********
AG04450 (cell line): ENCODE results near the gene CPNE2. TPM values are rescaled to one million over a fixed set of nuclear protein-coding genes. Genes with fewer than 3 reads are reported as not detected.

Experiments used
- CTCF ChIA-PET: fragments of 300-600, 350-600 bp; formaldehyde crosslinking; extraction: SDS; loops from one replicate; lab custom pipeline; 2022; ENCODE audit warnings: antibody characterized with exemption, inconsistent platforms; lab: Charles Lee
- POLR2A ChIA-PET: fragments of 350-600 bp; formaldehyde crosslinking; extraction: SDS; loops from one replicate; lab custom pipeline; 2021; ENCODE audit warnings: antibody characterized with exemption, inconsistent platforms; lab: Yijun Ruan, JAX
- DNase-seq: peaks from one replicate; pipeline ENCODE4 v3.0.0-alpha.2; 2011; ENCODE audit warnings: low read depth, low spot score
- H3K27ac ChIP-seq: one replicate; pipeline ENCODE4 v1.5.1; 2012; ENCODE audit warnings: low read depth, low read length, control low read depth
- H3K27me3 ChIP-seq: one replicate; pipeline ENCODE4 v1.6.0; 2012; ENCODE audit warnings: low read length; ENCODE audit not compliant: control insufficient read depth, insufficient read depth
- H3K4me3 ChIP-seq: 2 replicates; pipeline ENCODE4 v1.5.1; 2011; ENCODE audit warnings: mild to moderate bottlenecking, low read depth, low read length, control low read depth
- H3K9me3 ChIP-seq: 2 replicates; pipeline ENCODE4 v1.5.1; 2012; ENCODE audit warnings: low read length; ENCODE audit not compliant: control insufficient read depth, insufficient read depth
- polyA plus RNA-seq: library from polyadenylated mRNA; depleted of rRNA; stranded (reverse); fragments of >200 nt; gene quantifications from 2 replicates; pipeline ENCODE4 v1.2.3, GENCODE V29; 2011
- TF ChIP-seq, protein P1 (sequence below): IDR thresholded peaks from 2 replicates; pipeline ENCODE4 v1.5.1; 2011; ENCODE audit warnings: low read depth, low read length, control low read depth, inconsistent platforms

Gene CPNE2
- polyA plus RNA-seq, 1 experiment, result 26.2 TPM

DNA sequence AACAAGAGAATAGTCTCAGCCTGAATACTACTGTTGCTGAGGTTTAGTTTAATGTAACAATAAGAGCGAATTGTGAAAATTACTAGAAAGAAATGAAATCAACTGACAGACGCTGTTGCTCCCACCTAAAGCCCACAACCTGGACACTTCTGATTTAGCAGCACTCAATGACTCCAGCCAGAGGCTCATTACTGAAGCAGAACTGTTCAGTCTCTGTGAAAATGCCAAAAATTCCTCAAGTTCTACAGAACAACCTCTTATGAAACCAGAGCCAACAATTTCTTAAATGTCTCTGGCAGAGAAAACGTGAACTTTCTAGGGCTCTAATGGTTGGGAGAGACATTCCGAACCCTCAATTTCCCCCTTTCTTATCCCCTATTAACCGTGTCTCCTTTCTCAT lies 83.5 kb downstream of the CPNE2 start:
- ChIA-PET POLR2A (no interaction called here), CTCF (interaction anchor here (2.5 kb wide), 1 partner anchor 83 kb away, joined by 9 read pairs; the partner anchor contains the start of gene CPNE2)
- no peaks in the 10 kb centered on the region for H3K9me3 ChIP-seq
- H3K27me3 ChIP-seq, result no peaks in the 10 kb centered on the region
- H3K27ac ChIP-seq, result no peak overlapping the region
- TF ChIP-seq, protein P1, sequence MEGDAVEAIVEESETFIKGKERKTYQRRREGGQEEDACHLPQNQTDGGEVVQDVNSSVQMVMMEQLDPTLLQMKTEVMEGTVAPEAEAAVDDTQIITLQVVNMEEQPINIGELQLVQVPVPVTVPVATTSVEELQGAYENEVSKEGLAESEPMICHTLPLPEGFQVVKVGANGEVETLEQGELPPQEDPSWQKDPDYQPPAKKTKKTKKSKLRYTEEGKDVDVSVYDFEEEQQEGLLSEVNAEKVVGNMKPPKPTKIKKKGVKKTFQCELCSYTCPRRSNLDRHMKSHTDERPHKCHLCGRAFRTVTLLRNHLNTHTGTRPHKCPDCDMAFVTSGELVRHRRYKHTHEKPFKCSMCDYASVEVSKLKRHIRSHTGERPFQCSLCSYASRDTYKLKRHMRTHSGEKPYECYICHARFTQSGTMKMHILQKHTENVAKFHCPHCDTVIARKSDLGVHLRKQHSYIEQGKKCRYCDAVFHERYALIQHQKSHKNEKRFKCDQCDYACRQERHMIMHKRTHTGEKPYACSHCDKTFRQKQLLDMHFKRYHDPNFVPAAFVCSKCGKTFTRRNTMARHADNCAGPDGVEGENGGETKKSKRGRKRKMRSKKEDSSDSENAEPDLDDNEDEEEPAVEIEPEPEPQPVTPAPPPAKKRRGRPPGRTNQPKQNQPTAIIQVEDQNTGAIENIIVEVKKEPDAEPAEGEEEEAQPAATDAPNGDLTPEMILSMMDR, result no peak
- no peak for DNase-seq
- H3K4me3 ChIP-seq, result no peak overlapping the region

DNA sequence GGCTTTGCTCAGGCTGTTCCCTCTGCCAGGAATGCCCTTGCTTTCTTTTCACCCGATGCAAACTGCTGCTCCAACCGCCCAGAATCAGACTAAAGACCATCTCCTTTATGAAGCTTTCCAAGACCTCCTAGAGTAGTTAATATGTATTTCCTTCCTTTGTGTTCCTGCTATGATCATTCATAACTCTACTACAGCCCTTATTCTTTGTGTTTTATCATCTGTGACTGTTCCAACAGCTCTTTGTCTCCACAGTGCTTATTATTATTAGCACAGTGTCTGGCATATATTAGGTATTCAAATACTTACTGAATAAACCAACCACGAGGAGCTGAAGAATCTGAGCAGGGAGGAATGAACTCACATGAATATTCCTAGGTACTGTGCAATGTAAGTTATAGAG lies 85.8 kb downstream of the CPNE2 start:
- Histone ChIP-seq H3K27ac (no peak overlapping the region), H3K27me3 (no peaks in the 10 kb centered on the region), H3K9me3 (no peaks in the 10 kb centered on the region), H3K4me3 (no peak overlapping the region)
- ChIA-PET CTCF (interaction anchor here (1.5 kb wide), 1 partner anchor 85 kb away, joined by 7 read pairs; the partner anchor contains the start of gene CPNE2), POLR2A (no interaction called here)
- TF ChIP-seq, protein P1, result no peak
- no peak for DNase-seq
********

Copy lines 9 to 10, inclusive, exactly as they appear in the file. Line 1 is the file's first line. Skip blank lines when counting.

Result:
- H3K9me3 ChIP-seq: 2 replicates; pipeline ENCODE4 v1.5.1; 2012; ENCODE audit warnings: low read length; ENCODE audit not compliant: control insufficient read depth, insufficient read depth
- polyA plus RNA-seq: library from polyadenylated mRNA; depleted of rRNA; stranded (reverse); fragments of >200 nt; gene quantifications from 2 replicates; pipeline ENCODE4 v1.2.3, GENCODE V29; 2011